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Suboxone Drug Rehab Doctors in Milwaukee, WI

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Dr. Upton Thomas M.D.

4650 S. Howell Ave

Milwaukee, WI 53207 USA| Map
(414) 306-7004

Dr. Upton Thomas, Board Certified Psychiatrist, is now accepting new patients for Suboxone Treatment throughout Wisconsin! Recovery is possible, get help today!

Buprenorphine Opioid Treatment Doctors in Milwaukee, Wisconsin.


Andrew Brayer, M.D.

Airport Medical Clinic
555 West Layton Avenue
Milwaukee, WI 53207 USA

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David Bresnahan, M.D.

MCW Behavioral Health Center
8701 West Watertown Plank Road
Milwaukee, WI 53226 USA

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Jung-Ki Cho, M.D.

5000 West National Avenue
Milwaukee, WI 53295 USA

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Linda Deerfield, M.D.

208A East Capitol Drive
Milwaukee, WI 53209 USA

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Neville Duncan, M.D.

1134 West North Avenue
Milwaukee, WI 53205 USA

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Donald Fischer, Jr., M.D.

229 East Wisconsin Avenue
Suite 600
Milwaukee, WI 53202 USA

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William Gaertner, M.D.

1661 North Water Street
Suite 301
Milwaukee, WI 53202 USA

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Dinshah Gagrat, M.D.

1220 Dewey Avenue
Suite 208
Milwaukee, WI 53213 USA

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Dinshah Gagrat, M.D.

Psychiatric Consultants & Therapists, SC
229 East Wisconsin Avenue
Milwaukee, WI 53202 USA

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Richard Gerhardstein, M.D.

2524 East Menlo Boulevard
Milwaukee, WI 53211 USA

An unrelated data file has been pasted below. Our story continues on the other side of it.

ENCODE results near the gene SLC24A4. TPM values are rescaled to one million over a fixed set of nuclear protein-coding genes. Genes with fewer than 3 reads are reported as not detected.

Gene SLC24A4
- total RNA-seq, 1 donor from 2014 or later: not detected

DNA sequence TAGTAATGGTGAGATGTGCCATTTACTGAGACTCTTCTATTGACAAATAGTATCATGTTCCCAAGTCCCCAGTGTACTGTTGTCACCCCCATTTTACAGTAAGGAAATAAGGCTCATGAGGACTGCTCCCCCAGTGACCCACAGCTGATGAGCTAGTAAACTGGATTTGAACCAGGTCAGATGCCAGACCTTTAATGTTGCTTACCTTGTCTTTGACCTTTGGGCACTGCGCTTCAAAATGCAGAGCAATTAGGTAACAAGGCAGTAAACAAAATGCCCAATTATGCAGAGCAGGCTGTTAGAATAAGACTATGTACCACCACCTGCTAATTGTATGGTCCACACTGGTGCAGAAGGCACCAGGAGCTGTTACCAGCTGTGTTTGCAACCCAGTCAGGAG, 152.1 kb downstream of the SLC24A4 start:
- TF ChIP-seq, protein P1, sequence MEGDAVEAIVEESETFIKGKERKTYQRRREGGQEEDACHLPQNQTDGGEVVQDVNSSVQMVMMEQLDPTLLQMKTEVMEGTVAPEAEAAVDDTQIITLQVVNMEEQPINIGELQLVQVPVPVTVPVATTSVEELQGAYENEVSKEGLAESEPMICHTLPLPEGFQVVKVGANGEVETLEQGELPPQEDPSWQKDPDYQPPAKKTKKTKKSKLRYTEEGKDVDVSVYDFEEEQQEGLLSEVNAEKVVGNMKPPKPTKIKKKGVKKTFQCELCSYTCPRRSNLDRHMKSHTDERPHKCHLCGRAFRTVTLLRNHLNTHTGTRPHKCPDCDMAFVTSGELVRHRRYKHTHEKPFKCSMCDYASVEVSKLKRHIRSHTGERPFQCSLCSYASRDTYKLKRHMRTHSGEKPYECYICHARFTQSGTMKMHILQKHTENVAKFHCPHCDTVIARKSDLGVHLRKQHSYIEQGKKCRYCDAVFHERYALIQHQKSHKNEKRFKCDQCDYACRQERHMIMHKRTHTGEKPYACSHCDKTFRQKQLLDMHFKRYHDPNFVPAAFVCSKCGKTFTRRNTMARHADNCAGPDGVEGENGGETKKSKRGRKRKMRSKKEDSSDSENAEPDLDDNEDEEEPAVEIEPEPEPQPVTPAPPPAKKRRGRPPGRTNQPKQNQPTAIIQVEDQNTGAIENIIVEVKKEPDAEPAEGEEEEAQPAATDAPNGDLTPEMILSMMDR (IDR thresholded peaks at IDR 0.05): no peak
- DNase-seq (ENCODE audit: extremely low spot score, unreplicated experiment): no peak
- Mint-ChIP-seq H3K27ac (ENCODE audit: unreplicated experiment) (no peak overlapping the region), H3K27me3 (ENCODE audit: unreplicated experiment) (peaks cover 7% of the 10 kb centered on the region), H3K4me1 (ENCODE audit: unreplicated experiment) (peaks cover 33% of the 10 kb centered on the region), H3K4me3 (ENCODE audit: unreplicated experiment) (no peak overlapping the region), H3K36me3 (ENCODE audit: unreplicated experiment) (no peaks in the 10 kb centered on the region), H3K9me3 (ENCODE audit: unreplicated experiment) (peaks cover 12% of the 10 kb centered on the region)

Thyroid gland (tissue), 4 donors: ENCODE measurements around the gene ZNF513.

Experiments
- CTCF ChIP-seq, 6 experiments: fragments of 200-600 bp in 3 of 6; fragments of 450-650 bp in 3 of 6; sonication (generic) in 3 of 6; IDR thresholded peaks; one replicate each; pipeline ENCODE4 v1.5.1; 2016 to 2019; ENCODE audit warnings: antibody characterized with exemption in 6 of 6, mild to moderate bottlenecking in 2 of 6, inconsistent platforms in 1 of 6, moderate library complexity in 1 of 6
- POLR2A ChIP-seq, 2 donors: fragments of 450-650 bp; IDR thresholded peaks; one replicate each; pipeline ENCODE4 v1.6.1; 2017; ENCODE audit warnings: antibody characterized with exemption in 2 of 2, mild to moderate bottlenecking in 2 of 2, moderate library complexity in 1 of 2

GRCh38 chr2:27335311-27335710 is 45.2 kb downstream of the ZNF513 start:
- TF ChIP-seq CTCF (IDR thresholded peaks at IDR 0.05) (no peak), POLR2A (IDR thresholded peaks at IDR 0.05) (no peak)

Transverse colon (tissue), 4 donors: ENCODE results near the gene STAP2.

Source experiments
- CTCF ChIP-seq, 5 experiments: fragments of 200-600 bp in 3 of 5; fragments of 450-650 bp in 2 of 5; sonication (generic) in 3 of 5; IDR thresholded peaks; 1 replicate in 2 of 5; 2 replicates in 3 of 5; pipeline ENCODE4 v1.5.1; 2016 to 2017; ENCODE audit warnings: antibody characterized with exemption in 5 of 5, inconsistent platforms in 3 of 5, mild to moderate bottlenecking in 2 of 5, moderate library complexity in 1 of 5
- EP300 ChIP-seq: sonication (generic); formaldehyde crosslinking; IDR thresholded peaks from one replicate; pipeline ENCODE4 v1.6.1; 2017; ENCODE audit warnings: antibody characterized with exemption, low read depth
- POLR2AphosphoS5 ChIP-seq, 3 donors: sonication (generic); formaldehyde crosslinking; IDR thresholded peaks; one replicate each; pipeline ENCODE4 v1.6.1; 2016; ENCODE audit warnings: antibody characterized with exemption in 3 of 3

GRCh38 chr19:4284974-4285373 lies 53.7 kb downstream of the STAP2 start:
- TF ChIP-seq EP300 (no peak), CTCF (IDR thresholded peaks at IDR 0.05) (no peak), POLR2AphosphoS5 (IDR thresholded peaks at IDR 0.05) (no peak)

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Ian Gilson, M.D.

Aurora Medical Group
1575 North River Center Drive Suite 112
Milwaukee, WI 53212 USA

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Hugo Goitia, M.D.

1225 West Historick Mitchell Street
Suite 211
Milwaukee, WI 53204 USA

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Hugo Goitia, M.D.

1225 West Historic Mitchell Street
Suite 211
Milwaukee, WI 53204 USA

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Charles Grade, M.D.

930 East Knapp Street
Suite #22
Milwaukee, WI 53202 USA

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Ryan Holzmacher, M.D.

7620 West Burleigh Street
Milwaukee, WI 53222 USA

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Steven Kotsonis, M.D.

11111 West Oklahoma Avenue
Milwaukee, WI 53227 USA

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Michael Mangold, M.D.

Capitol Medical Group/Riverwest Clinic
208A East Capitol Drive
Milwaukee, WI 53212 USA

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Raymond Moy, M.D.

6917 West Oklahoma Avenue
Milwaukee, WI 53219 USA

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Isaac Nagel

6040 West Lisbon Avenue
Milwaukee, WI 53210 USA

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Abalo Nunyakpe, M.D.

1134 West North Avenue
Milwaukee, WI 53205 USA

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Abalo Nunyakpe, M.D.

Omni Family Medical Clinic SC
7810 West Good Hope Road
Milwaukee, WI 53223 USA

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Ollusoji Oyesanya, M.D.

6001 West Center Street
Suite 102
Milwaukee, WI 53210 USA

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Iwona Pakula-Haller, M.D.

VA Hospital
5000 W.National Ave. Mail Code: MH-OP
Milwaukee, WI 53295 USA

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Arun Parikh, M.D.

GBS, 230 West Wells Street
Unit #312
Milwaukee, WI 53203 USA

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Susan Pattis, M.D.

6040 West Lisbon
Suite 200
Milwaukee, WI 53210 USA

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Mark Rhyner, M.D.

4848 S 6th Street
Milwaukee, WI 53221 USA

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Jaime Ruvalcaba, M.D.

United Community Center
1500 West National Avenue
Milwaukee, WI 53215 USA

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David Stein, M.D.

5400 North 118th Court
Milwaukee, WI 53225 USA

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Neboisa Stevanovic, M.D.

5020 West Oklahoma Avenue
Milwaukee, WI 53219 USA

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Gerald Sullivan, M.D.

Sullivan Medical Clinic
6040 West Lisbon Avenue Suite 200